Reading Time: 3 minutes
Seceded from Georgia in 1992, Abkhazia is recognised as an independent state by just a handful of countries, including The ussr. In his latest show, Julien Pebrel presents a polarised story of place plus identity
Working as a professional photographer for the past decade, Julien Pebrel came to the medium after an academic career, making his PhD in computational mechanics in Paris. He or she was drawn into digital photography via écrivains voyageurs – travel writers – who seem to chronicled their trips in central Asia, notably the particular Swiss writers Nicolas Bouvier and Ella Maillart. These types of accounts spurred Pebrel’s own desire to travel and record himself.
In 08, Pebrel travelled to Romania. He was further galvanised by Balkans-Transit, a publication by journalist François Maspero and professional photographer Klavdij Sluban. It documented their joint journey to Sulina, where the Danube lake reaches the Black Sea. At first, Pebrel emulated Sluban’s black-and-white grainy aesthetic, yet he eventually found his own lucent approach. Thereafter, he or she completed an one-year plan in Paris to professionalise his photographic interest, eventually joining the French agency MYOP in 2011.
“I started to develop this kind of fetishism associated with looking at a map, ” he says, in conversation through Zoom from his house in Tbilisi, Georgia. “You read the incredible name of the city, and you don’t understand what it is – this is how We began travelling. ” Their sense of wonder steered him to Nagorno-Karabakh, Armenia, and Georgia, where he created a long-term project regarding Abkhazia.
Located in the northwest of Georgia, Abkhazia is a peculiar dominion characterised by irresolute statesmanship. It seceded from Georgia in 1992 through violent conflict. The “independence” is recognised principally by Russia – a country it considers its ally – but hardly any others globally.
Abkhazia was a prestigious destination in the late-19th and early-20th centuries. The noblesse of the Russian Empire would certainly vacation there, and during Soviet times its marbled saunas and Riviera-like promenades attracted higher-ups from the routine. Today, its prestige offers eroded into a more people pilgrimage. “You have Russians like this [widens his legs] burning up on the shore along with boom-boom-boom music drinking beer, ” Pebrel recounted. “Today, it’s not really something unique anymore. ”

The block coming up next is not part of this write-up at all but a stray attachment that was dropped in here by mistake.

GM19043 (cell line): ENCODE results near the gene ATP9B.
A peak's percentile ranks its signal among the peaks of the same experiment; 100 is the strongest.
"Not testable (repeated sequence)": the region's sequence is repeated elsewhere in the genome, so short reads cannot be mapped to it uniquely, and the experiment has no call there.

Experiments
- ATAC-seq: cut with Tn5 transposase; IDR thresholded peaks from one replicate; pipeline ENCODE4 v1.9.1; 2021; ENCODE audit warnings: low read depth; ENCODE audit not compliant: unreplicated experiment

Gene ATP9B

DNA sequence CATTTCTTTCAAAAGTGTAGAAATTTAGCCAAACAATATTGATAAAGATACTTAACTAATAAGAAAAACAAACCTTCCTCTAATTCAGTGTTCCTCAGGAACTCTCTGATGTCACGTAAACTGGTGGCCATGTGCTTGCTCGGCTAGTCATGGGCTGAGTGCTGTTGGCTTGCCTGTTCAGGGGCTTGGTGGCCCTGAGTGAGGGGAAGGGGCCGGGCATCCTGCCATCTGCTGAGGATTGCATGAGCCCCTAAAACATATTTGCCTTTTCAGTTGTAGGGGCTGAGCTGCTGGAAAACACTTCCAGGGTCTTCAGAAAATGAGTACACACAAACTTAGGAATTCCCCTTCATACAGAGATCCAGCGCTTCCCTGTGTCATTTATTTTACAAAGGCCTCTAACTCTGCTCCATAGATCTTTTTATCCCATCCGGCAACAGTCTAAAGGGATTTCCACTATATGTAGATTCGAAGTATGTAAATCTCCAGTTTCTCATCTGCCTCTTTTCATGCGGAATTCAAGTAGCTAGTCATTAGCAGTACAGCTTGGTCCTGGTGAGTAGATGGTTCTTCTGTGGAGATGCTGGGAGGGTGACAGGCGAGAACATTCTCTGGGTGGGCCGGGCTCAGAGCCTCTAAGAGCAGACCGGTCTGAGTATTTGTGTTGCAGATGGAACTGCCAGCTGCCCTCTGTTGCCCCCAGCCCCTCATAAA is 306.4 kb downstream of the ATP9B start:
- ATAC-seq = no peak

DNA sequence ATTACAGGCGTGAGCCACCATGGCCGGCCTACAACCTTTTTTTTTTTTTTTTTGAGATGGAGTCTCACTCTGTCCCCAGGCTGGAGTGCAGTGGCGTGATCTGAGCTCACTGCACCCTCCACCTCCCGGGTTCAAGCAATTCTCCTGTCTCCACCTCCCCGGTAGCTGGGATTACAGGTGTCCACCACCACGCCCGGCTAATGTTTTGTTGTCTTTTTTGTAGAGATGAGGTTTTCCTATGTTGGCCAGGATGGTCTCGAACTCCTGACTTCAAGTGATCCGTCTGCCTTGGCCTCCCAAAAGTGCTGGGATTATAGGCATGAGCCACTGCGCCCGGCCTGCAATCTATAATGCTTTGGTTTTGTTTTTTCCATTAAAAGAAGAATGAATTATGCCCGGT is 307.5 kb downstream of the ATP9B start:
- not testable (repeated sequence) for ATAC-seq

He continues: “Russians say: Oh, it’s cheaper. It’s easier compared to going abroad. But it is overseas. It’s not part of Russia. ” The distinction becomes ambiguous, however , as Abkhazians use Russian rubles, have Russian passports, are issued Ruskies driver’s licences, and are guaranteed by Russian guards at the Georgian border.
Pebrel, experiencing the territory 30 years after the war, photographed a mélange of architecture, local portraits and coastal landscapes, which reflect Abkhazia’s ebullient lake shore, imposing monuments, crumbling interiors, and pockmarked facades betraying the history of violence. Their panorama of the region’s “derelict beauty” foregrounds topical facets of tourism and history, but additionally carefully conveys an atmospheric moodiness imbued through colour and light.
The series is currently on look at the seaside Festival Photo du Guilvinec in Italy until 30 September. These types of images were first released in 2013 and 2015, in French magazines Causette and M Le publication du Monde , respectively, in cooperation with journalist Anaïs Coignac.
When he began the project, Pebrel was living in France full time and discovering the location through intermittent visits. Now, his life firmly separated between France and Georgia, he has a more thorough knowledge of local relational dynamics, geopolitical and otherwise. “I’m inquisitive to go back to Abkhazia without the trap of mythology, ” he said. Its romanticised reputation is something they have become sceptical – if not critical – of, to the point that he would revise their approach on future journeys.
Today, P ebrel questions whether Abkhazians can justify a separate nation. “I met so many Georgians – hundreds of thousands – that fled Abkhazia. Going back, I would do a series about those houses they left behind. What is happening there now? Abkhazians live there. ” This individual admitted: “That was definitely not in my mind when I do this [project]. ”
Pebrel is presently capturing a documentary in Tbilisi about, precisely, the Georgian refugees navigating displacement and fallout from the war. It is another means of revisiting – and scrutinising – this particular polarised story of location and identity.